Member profile Browse all members Prof. Jonathan Crush Member since 2023 Country: Canada Field(s) of expertise: Food security
Prof. Jonathan Crush
Submission from the Migration and Food Security (MiFOOD) Network and Hungry Cities Partnership (HCP) (https://www.hungrycities.net)
We would like to congratulate the HLPE on addressing this important topic and producing such a comprehensive and robust report.
Our primary recommend action is that the report pay more attention to migration as a driver and consequence of food insecurity and inequality.
Chikanda, A., Crush, J. & Taweodzera, G. 2020. Urban food security and South-South migration to cities of the Global South. In J. Crush, B. Frayne & G. Haysom (Eds), Handbook on Urban Food Security in the Global South (Cheltenham: Elgar), pp. 261-281.
Choitani, C. 2017. Understanding the linkages between migration and household food security in India, Geographical Research 55(2): 192-205.
Crush, J. & Caesar, M. 2017. Cultivating the migration-food security nexus. International Migration 55: 19-27
Nisbet, C., Lestrat, K. & Vatanparast, H. 2022. Food security interventions among refugees around the globe: A scoping review. Nutrients 2022, 14(3), 522.
Obi. C., Barolini, F. & D’Haese, M. 2020. International migration, remittance and food security during food crises: the case study of Nigeria. Food Security 12: 207-220.
Orjuela-Grimm, M. et al. 2022. Migrants on the move and food (in)security: A call for research. Journal of Immigrant and Minority Health, 24:1318-1327.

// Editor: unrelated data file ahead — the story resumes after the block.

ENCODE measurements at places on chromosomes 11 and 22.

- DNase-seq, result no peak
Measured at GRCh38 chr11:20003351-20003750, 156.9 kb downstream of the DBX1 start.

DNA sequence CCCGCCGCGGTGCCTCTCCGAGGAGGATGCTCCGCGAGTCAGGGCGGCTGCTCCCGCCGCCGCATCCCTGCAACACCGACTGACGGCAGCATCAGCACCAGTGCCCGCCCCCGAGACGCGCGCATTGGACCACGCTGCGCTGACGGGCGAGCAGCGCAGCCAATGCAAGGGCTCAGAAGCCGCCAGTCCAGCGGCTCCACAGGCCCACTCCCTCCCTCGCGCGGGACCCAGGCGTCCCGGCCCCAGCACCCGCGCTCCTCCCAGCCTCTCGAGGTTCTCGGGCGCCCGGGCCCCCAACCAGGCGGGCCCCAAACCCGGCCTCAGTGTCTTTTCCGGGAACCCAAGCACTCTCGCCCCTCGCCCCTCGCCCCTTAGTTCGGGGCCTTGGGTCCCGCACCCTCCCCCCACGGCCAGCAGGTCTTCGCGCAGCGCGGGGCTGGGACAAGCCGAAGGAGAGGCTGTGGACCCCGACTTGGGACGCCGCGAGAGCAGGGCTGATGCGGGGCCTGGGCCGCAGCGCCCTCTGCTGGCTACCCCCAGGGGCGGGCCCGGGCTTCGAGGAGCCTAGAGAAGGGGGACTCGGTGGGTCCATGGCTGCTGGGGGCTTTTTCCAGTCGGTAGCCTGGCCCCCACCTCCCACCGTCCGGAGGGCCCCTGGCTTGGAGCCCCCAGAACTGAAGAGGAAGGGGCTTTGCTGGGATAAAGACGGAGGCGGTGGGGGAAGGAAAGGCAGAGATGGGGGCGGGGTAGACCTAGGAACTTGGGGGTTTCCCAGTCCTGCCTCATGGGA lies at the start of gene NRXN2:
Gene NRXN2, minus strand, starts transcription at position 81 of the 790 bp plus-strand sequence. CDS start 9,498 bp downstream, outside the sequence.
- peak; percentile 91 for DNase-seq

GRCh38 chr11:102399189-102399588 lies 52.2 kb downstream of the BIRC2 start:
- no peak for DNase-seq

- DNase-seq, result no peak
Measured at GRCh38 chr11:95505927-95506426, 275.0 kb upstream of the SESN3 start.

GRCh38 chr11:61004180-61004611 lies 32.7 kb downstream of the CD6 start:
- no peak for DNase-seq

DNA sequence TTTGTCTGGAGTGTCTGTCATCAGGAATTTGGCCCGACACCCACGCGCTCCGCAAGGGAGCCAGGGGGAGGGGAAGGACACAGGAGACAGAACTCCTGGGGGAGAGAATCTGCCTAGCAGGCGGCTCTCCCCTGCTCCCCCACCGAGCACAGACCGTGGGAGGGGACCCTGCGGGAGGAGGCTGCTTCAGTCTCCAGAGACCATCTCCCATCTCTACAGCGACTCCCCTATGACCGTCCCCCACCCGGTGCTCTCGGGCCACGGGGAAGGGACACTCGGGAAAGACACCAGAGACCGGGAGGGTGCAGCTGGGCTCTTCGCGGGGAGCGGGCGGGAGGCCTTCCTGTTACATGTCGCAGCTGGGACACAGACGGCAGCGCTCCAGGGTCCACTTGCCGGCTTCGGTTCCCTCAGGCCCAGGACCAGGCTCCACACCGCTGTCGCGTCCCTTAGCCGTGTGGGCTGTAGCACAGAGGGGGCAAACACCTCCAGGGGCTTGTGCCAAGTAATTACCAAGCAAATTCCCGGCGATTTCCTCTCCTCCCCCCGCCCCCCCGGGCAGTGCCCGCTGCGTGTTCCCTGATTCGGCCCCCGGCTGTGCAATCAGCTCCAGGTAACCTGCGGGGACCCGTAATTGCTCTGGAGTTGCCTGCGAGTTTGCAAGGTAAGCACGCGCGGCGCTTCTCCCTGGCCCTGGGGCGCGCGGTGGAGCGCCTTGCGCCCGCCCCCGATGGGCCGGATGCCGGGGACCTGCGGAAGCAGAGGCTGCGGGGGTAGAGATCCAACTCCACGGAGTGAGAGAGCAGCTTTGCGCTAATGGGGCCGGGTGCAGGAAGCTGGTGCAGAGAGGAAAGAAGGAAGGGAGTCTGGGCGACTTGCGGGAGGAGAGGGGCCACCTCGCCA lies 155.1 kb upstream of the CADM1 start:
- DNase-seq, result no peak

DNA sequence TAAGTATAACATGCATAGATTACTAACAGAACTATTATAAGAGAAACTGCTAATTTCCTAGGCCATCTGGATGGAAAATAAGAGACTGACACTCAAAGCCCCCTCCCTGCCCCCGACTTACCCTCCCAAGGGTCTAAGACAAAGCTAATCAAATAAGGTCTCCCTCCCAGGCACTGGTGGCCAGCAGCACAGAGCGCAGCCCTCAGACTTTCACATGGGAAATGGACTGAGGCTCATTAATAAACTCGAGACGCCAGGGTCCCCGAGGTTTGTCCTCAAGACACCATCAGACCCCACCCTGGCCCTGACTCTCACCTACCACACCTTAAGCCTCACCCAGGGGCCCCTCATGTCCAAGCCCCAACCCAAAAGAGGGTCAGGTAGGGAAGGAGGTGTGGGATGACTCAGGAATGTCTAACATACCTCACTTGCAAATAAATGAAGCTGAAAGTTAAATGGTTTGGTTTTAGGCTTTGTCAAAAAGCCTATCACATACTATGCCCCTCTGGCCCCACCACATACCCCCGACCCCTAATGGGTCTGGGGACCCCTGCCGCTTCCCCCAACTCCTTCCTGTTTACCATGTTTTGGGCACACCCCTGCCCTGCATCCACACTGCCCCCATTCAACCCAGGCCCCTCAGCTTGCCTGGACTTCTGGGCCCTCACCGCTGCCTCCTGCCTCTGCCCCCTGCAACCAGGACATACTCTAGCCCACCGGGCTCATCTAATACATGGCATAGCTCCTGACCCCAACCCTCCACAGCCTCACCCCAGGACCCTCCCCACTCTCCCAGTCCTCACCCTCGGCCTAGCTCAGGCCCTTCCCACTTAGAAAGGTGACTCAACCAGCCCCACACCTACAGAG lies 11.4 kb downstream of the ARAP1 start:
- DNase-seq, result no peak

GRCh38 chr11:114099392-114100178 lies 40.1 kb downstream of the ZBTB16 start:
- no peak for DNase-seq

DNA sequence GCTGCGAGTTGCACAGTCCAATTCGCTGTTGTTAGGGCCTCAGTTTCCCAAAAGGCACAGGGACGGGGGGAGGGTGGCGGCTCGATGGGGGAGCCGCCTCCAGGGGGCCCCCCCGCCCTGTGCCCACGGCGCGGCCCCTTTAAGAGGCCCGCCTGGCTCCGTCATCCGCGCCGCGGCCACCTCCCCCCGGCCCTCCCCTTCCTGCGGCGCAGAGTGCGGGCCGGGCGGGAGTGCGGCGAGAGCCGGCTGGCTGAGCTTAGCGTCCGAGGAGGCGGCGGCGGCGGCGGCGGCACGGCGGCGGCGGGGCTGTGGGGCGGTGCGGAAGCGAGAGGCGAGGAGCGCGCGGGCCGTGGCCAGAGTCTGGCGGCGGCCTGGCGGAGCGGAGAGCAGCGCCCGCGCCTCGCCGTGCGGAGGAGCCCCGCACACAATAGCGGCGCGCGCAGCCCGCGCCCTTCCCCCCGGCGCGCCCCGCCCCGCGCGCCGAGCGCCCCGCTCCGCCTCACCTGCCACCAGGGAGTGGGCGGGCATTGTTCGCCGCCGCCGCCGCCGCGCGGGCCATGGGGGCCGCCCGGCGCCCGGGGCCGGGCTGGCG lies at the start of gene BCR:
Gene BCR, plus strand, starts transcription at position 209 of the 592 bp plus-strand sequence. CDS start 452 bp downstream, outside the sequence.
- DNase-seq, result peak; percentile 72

Xu, F. Crush, J. & Zhong, T. 2023. Pathways to food insecurity: Migration, hukou and COVID‐19 in Nanjing, China. Population, Space and Place (published online).
1) On the Nanjing case the report notes that "In Nanjing, China, as the city grows and as new residential areas are developed, city planners are obligated to incorporate new markets, activated as a specific threshold of residential units is surpassed.” This is potentially misleading as it emphasizes the role of planners but ignores the role of city property developers. In fact, it is property developers that have taken the lead in establishing new markets in newly developed city regions, as is required by the municipal government. It is also worth mentioning that comprehensive food environment planning in Nanjing goes beyond developing new markets and includes initiatives that address all four pillars of food security, through urban planning, subsidies and food safety management.
Zhong, T. et al. 2021. Comprehensive food system planning for urban food security in Nanjing, China. Land 10(10): 1090.
2) Alternative food initiatives/networks, particularly community supported agriculture and farmers' markets, are missing in the discussion of addressing food inequalities. They have been an important force of the food sovereignty movement and have been pivotal in sustaining the development of agroecology in many countries, opening new spaces for smallholders to navigate the structural inequalities in industrial food systems.
Haysom, G. 2018. Food insecurity and alternative food networks in cities of the global South. HCP Discussion Paper No. 19, Cape Town.
Dr Jonathan Crush Contact
Dr Sujata Ramachandran
Dr Zhenzhong Si